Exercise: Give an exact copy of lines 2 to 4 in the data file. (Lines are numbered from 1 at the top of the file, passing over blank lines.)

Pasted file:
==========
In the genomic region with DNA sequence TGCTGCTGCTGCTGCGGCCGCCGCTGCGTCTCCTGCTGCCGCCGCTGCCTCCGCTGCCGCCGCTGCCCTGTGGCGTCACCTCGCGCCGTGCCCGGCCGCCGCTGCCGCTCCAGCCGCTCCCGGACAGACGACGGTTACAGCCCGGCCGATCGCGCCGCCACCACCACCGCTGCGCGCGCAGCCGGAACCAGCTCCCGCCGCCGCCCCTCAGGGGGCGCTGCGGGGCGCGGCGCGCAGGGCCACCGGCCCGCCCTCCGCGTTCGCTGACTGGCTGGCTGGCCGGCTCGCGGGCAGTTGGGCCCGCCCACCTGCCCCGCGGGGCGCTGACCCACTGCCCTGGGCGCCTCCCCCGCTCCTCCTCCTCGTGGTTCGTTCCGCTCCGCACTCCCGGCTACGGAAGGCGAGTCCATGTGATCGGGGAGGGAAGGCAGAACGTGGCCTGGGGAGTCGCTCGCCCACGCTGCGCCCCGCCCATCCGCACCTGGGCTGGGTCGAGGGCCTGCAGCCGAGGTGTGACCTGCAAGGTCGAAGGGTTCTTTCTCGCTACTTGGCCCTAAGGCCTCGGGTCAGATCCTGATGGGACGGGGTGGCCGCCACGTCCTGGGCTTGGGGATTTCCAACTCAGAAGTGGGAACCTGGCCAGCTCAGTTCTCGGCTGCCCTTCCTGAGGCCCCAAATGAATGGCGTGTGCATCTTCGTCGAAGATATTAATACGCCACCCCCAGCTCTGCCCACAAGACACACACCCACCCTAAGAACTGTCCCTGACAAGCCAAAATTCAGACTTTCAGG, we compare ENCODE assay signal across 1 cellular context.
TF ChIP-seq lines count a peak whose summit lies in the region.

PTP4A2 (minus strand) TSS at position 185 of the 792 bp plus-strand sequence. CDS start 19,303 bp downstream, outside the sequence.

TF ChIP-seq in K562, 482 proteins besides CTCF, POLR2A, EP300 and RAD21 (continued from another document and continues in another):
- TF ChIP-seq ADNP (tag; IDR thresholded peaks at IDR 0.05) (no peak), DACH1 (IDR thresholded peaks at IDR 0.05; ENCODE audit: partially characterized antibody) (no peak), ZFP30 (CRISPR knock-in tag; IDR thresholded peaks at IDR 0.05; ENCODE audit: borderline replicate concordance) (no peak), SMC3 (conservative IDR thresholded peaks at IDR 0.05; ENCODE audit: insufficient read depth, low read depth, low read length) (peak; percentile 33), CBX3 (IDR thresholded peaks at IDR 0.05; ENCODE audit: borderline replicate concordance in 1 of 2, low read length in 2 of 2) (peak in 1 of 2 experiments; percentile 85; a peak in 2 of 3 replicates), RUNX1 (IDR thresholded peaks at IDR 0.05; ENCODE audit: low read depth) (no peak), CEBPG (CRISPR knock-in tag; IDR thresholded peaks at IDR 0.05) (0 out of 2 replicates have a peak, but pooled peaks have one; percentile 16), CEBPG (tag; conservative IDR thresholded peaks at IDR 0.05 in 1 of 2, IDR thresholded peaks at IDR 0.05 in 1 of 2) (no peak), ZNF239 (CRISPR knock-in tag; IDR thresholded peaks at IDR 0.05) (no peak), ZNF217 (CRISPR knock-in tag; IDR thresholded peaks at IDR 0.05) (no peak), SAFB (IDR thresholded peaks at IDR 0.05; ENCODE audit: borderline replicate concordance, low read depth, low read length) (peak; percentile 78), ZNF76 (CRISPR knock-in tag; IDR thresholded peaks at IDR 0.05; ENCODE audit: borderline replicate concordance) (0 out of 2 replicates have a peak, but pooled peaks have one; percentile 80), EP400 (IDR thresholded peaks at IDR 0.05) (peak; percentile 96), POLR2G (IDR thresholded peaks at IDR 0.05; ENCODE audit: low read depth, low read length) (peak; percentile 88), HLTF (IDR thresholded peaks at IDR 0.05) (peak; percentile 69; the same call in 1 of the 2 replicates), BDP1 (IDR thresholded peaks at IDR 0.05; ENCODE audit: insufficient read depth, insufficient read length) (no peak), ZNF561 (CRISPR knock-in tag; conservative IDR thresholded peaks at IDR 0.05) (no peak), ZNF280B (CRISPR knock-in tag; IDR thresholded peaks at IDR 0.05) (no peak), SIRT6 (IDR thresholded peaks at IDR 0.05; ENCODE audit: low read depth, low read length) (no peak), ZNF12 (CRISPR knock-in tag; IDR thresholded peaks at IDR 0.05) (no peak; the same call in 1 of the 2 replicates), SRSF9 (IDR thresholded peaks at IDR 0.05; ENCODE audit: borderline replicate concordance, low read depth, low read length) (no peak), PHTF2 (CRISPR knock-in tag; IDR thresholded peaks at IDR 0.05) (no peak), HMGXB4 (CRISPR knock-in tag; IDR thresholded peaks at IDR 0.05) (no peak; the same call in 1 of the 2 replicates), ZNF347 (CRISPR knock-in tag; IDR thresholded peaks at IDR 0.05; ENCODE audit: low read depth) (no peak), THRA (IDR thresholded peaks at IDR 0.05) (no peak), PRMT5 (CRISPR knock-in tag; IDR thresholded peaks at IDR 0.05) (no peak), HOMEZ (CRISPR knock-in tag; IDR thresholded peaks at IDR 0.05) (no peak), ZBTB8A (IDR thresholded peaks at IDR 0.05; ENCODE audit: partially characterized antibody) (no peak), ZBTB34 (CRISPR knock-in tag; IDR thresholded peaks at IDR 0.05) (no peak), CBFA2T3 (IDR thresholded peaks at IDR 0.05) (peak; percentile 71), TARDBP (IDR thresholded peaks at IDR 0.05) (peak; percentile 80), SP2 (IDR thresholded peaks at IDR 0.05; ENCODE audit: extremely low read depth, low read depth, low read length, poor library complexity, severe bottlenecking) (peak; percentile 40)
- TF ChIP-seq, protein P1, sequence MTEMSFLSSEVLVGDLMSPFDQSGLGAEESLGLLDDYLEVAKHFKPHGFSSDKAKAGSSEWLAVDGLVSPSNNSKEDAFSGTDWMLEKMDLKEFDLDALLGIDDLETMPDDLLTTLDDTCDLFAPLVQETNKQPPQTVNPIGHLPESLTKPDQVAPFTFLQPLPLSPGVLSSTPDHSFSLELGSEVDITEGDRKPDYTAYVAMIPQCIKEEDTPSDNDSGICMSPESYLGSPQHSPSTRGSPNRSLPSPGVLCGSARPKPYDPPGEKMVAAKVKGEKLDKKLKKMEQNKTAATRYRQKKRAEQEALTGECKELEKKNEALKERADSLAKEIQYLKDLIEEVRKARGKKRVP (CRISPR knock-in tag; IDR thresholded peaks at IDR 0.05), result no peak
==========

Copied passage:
TF ChIP-seq lines count a peak whose summit lies in the region.

PTP4A2 (minus strand) TSS at position 185 of the 792 bp plus-strand sequence. CDS start 19,303 bp downstream, outside the sequence.

TF ChIP-seq in K562, 482 proteins besides CTCF, POLR2A, EP300 and RAD21 (continued from another document and continues in another):